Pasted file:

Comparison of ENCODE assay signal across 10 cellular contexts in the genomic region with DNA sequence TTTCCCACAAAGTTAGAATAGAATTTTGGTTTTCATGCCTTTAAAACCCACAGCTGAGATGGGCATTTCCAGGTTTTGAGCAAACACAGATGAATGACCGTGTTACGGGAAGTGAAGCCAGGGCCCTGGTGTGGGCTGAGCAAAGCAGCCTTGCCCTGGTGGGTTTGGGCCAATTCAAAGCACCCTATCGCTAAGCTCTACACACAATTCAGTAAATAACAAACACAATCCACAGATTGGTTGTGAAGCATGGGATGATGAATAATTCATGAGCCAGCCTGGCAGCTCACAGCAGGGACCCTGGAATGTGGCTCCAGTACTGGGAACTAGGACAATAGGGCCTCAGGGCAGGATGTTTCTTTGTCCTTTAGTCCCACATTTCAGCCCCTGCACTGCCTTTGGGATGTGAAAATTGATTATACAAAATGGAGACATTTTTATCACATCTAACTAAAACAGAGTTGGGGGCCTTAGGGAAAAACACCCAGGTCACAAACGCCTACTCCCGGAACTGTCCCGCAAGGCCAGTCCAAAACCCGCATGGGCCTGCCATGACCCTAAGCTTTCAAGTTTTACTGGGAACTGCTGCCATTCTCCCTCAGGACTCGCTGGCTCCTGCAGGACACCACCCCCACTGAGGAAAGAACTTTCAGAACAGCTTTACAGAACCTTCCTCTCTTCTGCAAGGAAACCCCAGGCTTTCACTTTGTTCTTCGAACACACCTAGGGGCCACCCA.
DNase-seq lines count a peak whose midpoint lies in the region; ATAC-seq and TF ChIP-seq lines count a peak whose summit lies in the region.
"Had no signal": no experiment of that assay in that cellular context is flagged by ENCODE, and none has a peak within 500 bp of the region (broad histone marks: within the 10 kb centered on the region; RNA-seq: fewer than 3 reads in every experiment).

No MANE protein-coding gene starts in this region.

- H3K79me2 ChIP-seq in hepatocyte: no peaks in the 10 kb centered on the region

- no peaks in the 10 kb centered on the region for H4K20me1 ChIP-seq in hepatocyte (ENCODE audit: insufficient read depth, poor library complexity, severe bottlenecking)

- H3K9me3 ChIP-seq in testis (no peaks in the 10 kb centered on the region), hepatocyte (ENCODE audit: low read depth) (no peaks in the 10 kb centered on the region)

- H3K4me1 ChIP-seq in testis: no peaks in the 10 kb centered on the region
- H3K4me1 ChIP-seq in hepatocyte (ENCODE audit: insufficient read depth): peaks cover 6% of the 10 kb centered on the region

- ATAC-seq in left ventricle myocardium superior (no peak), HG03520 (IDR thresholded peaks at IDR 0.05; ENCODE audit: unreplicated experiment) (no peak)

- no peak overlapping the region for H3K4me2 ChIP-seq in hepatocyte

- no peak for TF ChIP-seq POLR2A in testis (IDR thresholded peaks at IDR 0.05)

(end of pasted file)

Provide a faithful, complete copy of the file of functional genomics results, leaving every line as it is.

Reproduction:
Comparison of ENCODE assay signal across 10 cellular contexts in the genomic region with DNA sequence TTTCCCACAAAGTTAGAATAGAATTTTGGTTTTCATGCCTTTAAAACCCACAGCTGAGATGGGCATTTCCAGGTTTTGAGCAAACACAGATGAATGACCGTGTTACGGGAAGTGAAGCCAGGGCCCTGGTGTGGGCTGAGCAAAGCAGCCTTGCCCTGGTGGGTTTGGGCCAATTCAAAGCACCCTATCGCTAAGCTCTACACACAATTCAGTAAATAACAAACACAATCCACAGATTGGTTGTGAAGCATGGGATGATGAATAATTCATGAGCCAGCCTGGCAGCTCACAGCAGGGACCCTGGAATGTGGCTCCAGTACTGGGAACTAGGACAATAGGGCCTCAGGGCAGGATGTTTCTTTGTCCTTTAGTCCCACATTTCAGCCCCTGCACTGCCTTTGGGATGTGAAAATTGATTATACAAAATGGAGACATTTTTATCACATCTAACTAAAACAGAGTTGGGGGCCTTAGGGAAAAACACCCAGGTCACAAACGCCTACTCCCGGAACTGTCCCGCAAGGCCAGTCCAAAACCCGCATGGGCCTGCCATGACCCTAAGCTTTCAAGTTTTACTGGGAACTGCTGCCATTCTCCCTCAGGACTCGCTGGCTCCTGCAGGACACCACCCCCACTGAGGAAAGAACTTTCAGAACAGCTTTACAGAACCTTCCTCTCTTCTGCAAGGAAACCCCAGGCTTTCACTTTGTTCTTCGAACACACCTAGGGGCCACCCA.
DNase-seq lines count a peak whose midpoint lies in the region; ATAC-seq and TF ChIP-seq lines count a peak whose summit lies in the region.
"Had no signal": no experiment of that assay in that cellular context is flagged by ENCODE, and none has a peak within 500 bp of the region (broad histone marks: within the 10 kb centered on the region; RNA-seq: fewer than 3 reads in every experiment).

No MANE protein-coding gene starts in this region.

- H3K79me2 ChIP-seq in hepatocyte: no peaks in the 10 kb centered on the region

- no peaks in the 10 kb centered on the region for H4K20me1 ChIP-seq in hepatocyte (ENCODE audit: insufficient read depth, poor library complexity, severe bottlenecking)

- H3K9me3 ChIP-seq in testis (no peaks in the 10 kb centered on the region), hepatocyte (ENCODE audit: low read depth) (no peaks in the 10 kb centered on the region)

- H3K4me1 ChIP-seq in testis: no peaks in the 10 kb centered on the region
- H3K4me1 ChIP-seq in hepatocyte (ENCODE audit: insufficient read depth): peaks cover 6% of the 10 kb centered on the region

- ATAC-seq in left ventricle myocardium superior (no peak), HG03520 (IDR thresholded peaks at IDR 0.05; ENCODE audit: unreplicated experiment) (no peak)

- no peak overlapping the region for H3K4me2 ChIP-seq in hepatocyte

- no peak for TF ChIP-seq POLR2A in testis (IDR thresholded peaks at IDR 0.05)